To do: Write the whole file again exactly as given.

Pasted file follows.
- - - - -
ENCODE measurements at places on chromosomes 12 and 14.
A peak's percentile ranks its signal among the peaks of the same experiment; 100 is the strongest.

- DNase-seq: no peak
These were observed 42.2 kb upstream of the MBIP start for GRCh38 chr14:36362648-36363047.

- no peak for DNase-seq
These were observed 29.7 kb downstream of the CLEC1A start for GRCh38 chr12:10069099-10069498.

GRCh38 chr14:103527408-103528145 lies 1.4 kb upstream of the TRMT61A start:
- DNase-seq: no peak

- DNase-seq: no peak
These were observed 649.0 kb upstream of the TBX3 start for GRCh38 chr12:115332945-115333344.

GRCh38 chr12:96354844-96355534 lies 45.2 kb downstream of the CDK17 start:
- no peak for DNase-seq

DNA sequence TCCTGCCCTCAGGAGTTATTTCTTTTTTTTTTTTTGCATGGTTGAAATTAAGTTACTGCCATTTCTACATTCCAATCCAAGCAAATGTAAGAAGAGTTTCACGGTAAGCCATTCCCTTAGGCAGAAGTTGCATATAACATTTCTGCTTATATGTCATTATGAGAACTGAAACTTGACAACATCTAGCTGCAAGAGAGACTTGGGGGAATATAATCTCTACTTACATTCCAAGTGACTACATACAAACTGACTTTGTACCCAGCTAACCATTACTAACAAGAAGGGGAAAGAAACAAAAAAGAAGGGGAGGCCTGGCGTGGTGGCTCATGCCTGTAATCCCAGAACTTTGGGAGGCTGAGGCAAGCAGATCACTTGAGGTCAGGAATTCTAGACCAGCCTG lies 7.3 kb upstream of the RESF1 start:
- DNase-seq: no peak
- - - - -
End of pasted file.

ENCODE measurements at places on chromosomes 12 and 14.
A peak's percentile ranks its signal among the peaks of the same experiment; 100 is the strongest.

- DNase-seq: no peak
These were observed 42.2 kb upstream of the MBIP start for GRCh38 chr14:36362648-36363047.

- no peak for DNase-seq
These were observed 29.7 kb downstream of the CLEC1A start for GRCh38 chr12:10069099-10069498.

GRCh38 chr14:103527408-103528145 lies 1.4 kb upstream of the TRMT61A start:
- DNase-seq: no peak

- DNase-seq: no peak
These were observed 649.0 kb upstream of the TBX3 start for GRCh38 chr12:115332945-115333344.

GRCh38 chr12:96354844-96355534 lies 45.2 kb downstream of the CDK17 start:
- no peak for DNase-seq

DNA sequence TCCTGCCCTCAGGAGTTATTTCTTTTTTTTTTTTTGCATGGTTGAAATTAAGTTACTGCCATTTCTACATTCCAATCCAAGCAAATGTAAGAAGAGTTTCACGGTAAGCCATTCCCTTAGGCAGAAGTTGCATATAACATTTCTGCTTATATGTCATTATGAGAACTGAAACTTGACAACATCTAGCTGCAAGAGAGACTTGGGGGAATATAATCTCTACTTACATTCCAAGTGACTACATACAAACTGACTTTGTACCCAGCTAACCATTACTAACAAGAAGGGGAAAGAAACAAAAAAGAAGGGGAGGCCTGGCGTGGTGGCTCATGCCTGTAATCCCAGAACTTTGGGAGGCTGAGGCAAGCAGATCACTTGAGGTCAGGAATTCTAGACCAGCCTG lies 7.3 kb upstream of the RESF1 start:
- DNase-seq: no peak